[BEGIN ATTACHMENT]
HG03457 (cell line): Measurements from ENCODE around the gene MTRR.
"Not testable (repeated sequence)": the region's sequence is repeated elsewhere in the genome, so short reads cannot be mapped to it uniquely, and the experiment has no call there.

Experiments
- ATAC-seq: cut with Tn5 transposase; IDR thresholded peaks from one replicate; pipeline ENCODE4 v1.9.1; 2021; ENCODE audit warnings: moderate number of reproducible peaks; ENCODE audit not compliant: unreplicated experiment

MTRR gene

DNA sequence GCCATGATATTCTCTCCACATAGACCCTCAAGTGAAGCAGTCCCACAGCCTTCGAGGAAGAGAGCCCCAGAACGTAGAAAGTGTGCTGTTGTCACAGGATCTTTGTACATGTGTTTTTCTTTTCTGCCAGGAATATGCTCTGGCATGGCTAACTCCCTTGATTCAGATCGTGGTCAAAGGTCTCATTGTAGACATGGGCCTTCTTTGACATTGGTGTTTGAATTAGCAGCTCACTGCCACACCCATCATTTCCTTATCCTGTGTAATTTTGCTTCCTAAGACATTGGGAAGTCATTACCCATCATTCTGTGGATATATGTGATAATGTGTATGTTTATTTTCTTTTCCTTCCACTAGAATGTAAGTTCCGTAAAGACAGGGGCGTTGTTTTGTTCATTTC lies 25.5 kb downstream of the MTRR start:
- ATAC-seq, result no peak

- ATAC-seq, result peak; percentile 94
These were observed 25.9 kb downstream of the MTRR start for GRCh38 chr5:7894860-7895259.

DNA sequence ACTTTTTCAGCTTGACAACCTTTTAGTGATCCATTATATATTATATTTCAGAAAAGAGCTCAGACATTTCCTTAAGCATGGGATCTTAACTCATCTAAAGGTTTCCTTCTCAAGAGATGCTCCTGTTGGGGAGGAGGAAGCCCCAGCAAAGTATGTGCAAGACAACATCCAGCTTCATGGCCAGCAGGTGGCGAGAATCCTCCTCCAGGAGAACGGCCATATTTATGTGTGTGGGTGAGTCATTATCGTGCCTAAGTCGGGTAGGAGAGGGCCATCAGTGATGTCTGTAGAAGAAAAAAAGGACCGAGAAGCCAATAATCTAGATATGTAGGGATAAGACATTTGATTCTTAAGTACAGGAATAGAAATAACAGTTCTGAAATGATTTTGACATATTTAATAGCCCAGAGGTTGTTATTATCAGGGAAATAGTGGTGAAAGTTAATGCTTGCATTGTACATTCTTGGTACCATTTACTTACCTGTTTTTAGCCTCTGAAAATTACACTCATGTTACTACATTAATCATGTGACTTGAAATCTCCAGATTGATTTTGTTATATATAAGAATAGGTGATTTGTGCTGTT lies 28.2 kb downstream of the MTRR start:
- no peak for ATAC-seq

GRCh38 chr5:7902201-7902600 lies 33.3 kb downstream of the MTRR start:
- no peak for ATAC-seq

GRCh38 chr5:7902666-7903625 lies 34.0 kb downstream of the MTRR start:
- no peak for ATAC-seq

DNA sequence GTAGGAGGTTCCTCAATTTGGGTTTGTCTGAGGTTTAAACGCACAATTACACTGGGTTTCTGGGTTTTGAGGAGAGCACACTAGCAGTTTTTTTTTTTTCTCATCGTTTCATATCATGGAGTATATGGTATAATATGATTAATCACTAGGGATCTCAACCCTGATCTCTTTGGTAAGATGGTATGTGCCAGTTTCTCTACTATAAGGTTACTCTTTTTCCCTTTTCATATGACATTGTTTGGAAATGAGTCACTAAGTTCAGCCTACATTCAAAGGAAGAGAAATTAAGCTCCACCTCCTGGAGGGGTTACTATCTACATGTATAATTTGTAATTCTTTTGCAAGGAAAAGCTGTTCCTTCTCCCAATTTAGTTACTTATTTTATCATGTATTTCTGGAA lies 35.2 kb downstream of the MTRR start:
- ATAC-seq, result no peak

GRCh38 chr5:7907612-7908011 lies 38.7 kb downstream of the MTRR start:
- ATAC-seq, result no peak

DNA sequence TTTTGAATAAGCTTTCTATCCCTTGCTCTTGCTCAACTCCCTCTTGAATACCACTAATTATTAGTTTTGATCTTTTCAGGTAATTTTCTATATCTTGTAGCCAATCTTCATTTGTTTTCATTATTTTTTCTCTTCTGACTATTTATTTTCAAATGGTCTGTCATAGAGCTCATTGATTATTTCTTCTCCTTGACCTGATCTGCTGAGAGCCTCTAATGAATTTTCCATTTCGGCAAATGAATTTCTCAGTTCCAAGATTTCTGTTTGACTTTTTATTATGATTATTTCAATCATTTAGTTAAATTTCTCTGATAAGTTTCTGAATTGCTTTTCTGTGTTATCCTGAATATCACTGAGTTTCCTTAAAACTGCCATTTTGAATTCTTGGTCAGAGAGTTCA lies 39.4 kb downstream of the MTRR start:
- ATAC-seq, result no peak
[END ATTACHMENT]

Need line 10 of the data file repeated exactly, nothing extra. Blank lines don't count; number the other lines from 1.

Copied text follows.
DNA sequence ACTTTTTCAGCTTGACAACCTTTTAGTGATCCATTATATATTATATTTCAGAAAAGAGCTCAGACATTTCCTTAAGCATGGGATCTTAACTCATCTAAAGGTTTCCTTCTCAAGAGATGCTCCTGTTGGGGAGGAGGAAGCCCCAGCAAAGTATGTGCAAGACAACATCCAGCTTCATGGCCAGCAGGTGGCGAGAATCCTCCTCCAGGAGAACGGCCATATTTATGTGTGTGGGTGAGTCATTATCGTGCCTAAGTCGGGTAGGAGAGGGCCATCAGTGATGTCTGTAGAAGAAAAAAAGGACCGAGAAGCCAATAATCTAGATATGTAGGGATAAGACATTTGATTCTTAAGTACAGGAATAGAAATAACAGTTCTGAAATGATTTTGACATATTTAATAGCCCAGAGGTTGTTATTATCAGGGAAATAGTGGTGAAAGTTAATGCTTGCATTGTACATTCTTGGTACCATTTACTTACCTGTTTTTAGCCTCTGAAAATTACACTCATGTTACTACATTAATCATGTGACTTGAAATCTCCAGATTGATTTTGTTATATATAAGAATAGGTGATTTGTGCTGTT lies 28.2 kb downstream of the MTRR start: